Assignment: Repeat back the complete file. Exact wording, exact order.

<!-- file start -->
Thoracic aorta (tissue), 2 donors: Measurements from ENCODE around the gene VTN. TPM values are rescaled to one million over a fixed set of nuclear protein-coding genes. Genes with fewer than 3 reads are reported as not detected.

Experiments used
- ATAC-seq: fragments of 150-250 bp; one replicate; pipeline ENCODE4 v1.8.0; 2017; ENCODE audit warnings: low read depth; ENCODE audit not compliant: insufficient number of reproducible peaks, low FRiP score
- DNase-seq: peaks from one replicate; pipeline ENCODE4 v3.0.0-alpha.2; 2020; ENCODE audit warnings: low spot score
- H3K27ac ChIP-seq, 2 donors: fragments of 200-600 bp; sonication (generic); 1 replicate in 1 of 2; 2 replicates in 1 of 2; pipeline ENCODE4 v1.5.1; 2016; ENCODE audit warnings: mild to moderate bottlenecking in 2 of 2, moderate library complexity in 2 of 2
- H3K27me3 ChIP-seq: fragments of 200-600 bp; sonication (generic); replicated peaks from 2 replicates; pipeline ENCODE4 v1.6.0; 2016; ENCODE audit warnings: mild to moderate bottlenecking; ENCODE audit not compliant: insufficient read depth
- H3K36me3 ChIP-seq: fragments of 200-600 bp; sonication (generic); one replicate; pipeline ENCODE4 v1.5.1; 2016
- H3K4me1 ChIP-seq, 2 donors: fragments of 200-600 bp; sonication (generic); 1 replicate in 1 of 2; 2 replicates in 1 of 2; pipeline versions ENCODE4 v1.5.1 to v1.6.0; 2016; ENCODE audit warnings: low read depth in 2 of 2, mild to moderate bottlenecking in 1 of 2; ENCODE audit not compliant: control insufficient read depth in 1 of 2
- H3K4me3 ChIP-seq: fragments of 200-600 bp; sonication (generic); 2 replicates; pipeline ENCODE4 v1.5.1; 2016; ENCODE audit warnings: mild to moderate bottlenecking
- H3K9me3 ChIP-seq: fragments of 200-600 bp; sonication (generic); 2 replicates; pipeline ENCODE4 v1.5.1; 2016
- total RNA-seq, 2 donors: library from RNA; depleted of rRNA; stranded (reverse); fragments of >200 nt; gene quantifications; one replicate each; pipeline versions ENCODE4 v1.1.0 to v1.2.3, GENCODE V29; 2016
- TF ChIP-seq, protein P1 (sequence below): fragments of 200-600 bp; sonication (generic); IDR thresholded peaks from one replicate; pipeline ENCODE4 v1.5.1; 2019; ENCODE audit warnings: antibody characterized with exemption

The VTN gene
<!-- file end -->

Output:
Thoracic aorta (tissue), 2 donors: Measurements from ENCODE around the gene VTN. TPM values are rescaled to one million over a fixed set of nuclear protein-coding genes. Genes with fewer than 3 reads are reported as not detected.

Experiments used
- ATAC-seq: fragments of 150-250 bp; one replicate; pipeline ENCODE4 v1.8.0; 2017; ENCODE audit warnings: low read depth; ENCODE audit not compliant: insufficient number of reproducible peaks, low FRiP score
- DNase-seq: peaks from one replicate; pipeline ENCODE4 v3.0.0-alpha.2; 2020; ENCODE audit warnings: low spot score
- H3K27ac ChIP-seq, 2 donors: fragments of 200-600 bp; sonication (generic); 1 replicate in 1 of 2; 2 replicates in 1 of 2; pipeline ENCODE4 v1.5.1; 2016; ENCODE audit warnings: mild to moderate bottlenecking in 2 of 2, moderate library complexity in 2 of 2
- H3K27me3 ChIP-seq: fragments of 200-600 bp; sonication (generic); replicated peaks from 2 replicates; pipeline ENCODE4 v1.6.0; 2016; ENCODE audit warnings: mild to moderate bottlenecking; ENCODE audit not compliant: insufficient read depth
- H3K36me3 ChIP-seq: fragments of 200-600 bp; sonication (generic); one replicate; pipeline ENCODE4 v1.5.1; 2016
- H3K4me1 ChIP-seq, 2 donors: fragments of 200-600 bp; sonication (generic); 1 replicate in 1 of 2; 2 replicates in 1 of 2; pipeline versions ENCODE4 v1.5.1 to v1.6.0; 2016; ENCODE audit warnings: low read depth in 2 of 2, mild to moderate bottlenecking in 1 of 2; ENCODE audit not compliant: control insufficient read depth in 1 of 2
- H3K4me3 ChIP-seq: fragments of 200-600 bp; sonication (generic); 2 replicates; pipeline ENCODE4 v1.5.1; 2016; ENCODE audit warnings: mild to moderate bottlenecking
- H3K9me3 ChIP-seq: fragments of 200-600 bp; sonication (generic); 2 replicates; pipeline ENCODE4 v1.5.1; 2016
- total RNA-seq, 2 donors: library from RNA; depleted of rRNA; stranded (reverse); fragments of >200 nt; gene quantifications; one replicate each; pipeline versions ENCODE4 v1.1.0 to v1.2.3, GENCODE V29; 2016
- TF ChIP-seq, protein P1 (sequence below): fragments of 200-600 bp; sonication (generic); IDR thresholded peaks from one replicate; pipeline ENCODE4 v1.5.1; 2019; ENCODE audit warnings: antibody characterized with exemption

The VTN gene